Giant hogweed

Invasive Non-Native Species

Invasive non-native plants in the Medway catchment

Funded by the Environment Agency, Maidstone Borough Council, Yalding Parish Council, Tonbridge and Malling Borough Council and with landowner contributions, we are working to control and raise awareness of invasive non-native plant species across the Medway catchment.  Concentrating mainly on riverbank plant species, via liaising with hundreds of landowners, we are controlling species on the main river Medway as well as it’s tributaries the Teise, Lesser Teise and Beult plus some smaller side streams too.

Invasive non-native species can reduce habitat availability for native species, reduce biodiversity, cause riverbank erosion, increased siltation and flood risk, cause physical harm and damage infrastructure and recreation.

We are currently controlling giant hogweed, floating pennywort, water fern, Japanese knotweed and Himalayan balsam with a variety of methods.

Working with CABI via funding from RAPID LIFE we are using a biocontrol method for water fern and assisting CABI with other biocontrol trials for Japanese knotweed and Himalayan balsam.   Whilst we currently control other species chemically, we continue to search for more organic methods which are suitable on a catchment wide scale.

If you are a landowner with Japanese knotweed which is not controlled as part of this scheme, please contact us to discuss a private treatment plan.

Volunteering, Education and Awareness

From 2016 to 2019, with Heritage Lottery funding, we delivered the Past Plants, Future Flora project, the educational and habitat restoration arm of our invasive non-native species work.  Via this project we highlighted the importance of plant life and celebrated botanical discovery.  We also highlighted that it’s not about nativeness, it’s about invasiveness, and thus highlighted that many non-native species are perfectly safe and support our native diversity.  Instead the emphasis is on invasiveness and the damage which is caused by certain non-native species.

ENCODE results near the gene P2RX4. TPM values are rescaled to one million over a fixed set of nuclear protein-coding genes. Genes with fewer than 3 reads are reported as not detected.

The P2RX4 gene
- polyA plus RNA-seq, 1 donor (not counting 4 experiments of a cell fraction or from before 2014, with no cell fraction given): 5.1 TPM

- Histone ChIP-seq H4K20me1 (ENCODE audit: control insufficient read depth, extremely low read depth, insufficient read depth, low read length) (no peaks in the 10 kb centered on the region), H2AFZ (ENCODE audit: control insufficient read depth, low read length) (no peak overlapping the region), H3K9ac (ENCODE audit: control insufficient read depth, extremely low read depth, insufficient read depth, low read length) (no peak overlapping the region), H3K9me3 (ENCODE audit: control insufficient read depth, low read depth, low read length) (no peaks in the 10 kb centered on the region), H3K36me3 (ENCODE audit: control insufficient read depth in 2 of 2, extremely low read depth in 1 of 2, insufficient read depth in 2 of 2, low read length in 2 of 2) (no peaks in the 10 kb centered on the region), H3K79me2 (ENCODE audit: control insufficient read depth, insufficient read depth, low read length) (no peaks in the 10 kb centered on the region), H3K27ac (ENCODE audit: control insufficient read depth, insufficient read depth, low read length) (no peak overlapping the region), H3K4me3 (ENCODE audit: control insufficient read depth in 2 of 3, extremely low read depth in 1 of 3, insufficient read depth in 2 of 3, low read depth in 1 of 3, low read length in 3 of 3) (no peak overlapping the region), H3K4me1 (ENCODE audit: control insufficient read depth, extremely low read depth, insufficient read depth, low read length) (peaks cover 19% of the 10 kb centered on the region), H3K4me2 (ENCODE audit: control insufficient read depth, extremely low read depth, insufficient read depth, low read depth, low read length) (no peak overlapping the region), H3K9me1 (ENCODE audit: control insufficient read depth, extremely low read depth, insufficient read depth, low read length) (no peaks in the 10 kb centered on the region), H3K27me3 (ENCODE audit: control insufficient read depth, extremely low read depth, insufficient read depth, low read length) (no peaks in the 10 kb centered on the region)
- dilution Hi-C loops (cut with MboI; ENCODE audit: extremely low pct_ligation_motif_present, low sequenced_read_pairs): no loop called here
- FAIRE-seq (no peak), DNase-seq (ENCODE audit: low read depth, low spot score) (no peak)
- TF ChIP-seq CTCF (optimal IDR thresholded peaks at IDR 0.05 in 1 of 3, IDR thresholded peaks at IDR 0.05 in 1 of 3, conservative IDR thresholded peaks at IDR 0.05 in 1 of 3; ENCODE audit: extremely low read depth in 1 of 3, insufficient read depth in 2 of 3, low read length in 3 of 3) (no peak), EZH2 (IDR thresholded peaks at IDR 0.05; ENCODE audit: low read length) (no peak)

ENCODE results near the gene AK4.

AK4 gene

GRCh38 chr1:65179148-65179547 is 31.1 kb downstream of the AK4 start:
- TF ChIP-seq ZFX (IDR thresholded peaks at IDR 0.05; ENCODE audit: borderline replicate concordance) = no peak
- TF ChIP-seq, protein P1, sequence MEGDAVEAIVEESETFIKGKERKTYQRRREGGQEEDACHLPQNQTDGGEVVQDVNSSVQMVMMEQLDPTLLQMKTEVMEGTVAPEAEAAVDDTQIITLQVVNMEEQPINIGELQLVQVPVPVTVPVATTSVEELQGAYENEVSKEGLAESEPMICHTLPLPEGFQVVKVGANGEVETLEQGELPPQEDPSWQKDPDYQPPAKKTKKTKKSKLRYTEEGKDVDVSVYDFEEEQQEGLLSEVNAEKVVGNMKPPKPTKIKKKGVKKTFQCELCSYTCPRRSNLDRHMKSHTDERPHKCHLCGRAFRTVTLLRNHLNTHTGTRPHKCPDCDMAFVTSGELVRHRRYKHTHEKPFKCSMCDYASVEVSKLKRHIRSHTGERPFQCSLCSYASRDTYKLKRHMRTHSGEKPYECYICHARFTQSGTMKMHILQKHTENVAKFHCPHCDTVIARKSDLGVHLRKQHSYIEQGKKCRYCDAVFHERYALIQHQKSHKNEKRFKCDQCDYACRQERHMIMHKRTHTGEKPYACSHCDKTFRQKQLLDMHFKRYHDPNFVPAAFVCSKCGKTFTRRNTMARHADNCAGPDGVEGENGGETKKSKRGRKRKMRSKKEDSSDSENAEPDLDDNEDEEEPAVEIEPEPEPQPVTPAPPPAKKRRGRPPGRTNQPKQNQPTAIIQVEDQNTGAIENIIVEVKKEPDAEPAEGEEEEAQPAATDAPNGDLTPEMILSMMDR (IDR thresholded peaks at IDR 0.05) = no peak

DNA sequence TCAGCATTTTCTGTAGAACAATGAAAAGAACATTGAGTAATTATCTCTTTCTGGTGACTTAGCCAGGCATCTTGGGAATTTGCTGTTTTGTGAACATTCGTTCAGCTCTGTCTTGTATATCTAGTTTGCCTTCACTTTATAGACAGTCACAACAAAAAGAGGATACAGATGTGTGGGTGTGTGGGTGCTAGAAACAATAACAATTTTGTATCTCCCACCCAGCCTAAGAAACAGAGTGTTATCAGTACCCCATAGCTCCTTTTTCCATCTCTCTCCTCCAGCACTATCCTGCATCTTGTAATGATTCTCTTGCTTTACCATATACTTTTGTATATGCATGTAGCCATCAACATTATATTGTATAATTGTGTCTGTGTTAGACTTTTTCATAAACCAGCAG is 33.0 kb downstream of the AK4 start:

As a legacy of this project, we have a School Pack, full of useful information about native and non-native plant species, as well as our own children’s book about habitat management.  Please contact MVCP to get a copy of this resources.  You can also watch our You Tube video about the work which we did as part of Past Plants, Future Flora, and continue to do with our general invasive plant control work.

Working to support the Non-Native-Species Secretariat, we help to highlight their important biosecurity campaign, Check, Clean, Dry.  If you work for a school, youth group or river user group such as a boating or angling club, we would be more than happy to discuss an educational session with you, so we can help improve plant identification as well as pass on this important information about biosecurity.  Please contact us to discuss.

Local River Warden volunteers and landowners are actively involved in surveying, monitoring and habitat restoration – to protect our natural heritage into the future.  Volunteers collect litter, report issues and help us monitor local habitats and green spaces for the benefit of all and we are providing opportunities for students and volunteers to undertake and gain experience of practical management and surveying of invasive flora.

All our invasive plant survey data is uploaded into INNSMAPPER.

If you are interesting in becoming a volunteer, in sharing your own invasive species data, or if you are a landowner with an invasive species project and currently not registered as part of our scheme, please do not hesitate to contact us.



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